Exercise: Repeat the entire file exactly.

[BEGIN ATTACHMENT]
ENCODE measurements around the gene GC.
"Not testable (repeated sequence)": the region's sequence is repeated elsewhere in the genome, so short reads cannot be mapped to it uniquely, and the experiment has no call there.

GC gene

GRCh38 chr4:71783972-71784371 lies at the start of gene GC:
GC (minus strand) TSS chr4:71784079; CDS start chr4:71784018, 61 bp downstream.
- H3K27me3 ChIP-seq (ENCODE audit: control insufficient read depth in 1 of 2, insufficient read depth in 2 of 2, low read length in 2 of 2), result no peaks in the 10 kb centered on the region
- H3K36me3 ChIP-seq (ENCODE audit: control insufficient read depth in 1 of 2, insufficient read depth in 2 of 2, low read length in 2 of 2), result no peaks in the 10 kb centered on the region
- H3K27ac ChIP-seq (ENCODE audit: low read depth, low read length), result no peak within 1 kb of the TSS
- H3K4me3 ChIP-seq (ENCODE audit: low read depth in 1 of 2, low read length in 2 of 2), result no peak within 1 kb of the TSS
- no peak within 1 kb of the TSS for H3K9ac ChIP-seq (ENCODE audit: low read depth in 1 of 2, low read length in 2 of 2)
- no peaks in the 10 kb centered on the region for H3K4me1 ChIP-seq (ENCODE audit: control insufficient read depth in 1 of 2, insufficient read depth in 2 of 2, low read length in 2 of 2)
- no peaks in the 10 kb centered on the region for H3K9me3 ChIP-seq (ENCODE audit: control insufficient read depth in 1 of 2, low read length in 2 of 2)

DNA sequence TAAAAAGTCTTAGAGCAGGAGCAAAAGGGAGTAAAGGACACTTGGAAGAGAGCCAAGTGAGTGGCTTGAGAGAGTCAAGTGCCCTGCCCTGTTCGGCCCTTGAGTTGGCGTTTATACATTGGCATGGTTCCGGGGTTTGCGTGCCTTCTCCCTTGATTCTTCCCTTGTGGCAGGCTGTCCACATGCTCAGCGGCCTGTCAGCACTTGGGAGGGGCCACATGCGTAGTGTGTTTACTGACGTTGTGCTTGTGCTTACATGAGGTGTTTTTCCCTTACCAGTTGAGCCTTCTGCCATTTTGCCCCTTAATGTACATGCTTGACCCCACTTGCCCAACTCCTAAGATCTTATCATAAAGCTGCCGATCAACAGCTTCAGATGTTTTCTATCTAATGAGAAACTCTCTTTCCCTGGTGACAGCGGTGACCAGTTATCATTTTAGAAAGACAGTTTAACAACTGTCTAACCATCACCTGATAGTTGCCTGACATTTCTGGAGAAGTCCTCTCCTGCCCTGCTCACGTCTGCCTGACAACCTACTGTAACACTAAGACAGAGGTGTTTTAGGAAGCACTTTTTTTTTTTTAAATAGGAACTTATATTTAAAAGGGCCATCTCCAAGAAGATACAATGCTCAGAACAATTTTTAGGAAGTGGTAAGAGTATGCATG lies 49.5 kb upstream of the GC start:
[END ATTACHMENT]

ENCODE measurements around the gene GC.
"Not testable (repeated sequence)": the region's sequence is repeated elsewhere in the genome, so short reads cannot be mapped to it uniquely, and the experiment has no call there.

GC gene

GRCh38 chr4:71783972-71784371 lies at the start of gene GC:
GC (minus strand) TSS chr4:71784079; CDS start chr4:71784018, 61 bp downstream.
- H3K27me3 ChIP-seq (ENCODE audit: control insufficient read depth in 1 of 2, insufficient read depth in 2 of 2, low read length in 2 of 2), result no peaks in the 10 kb centered on the region
- H3K36me3 ChIP-seq (ENCODE audit: control insufficient read depth in 1 of 2, insufficient read depth in 2 of 2, low read length in 2 of 2), result no peaks in the 10 kb centered on the region
- H3K27ac ChIP-seq (ENCODE audit: low read depth, low read length), result no peak within 1 kb of the TSS
- H3K4me3 ChIP-seq (ENCODE audit: low read depth in 1 of 2, low read length in 2 of 2), result no peak within 1 kb of the TSS
- no peak within 1 kb of the TSS for H3K9ac ChIP-seq (ENCODE audit: low read depth in 1 of 2, low read length in 2 of 2)
- no peaks in the 10 kb centered on the region for H3K4me1 ChIP-seq (ENCODE audit: control insufficient read depth in 1 of 2, insufficient read depth in 2 of 2, low read length in 2 of 2)
- no peaks in the 10 kb centered on the region for H3K9me3 ChIP-seq (ENCODE audit: control insufficient read depth in 1 of 2, low read length in 2 of 2)

DNA sequence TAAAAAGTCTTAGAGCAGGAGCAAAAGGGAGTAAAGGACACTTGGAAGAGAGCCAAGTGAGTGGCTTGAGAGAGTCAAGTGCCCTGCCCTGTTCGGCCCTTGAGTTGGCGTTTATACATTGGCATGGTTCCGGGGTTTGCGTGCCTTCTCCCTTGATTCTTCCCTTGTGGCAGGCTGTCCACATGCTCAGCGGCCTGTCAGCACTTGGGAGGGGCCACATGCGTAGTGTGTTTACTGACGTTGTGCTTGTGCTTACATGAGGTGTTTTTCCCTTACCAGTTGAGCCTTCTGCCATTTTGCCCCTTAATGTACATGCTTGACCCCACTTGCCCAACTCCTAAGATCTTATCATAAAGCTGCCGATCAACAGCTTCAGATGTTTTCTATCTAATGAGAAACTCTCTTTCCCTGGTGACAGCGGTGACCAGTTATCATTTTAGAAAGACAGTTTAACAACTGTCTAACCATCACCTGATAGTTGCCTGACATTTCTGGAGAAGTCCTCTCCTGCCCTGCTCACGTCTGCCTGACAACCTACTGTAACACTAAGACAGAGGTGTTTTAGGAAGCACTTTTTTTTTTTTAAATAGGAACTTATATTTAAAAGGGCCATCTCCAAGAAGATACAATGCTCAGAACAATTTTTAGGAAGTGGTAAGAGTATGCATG lies 49.5 kb upstream of the GC start: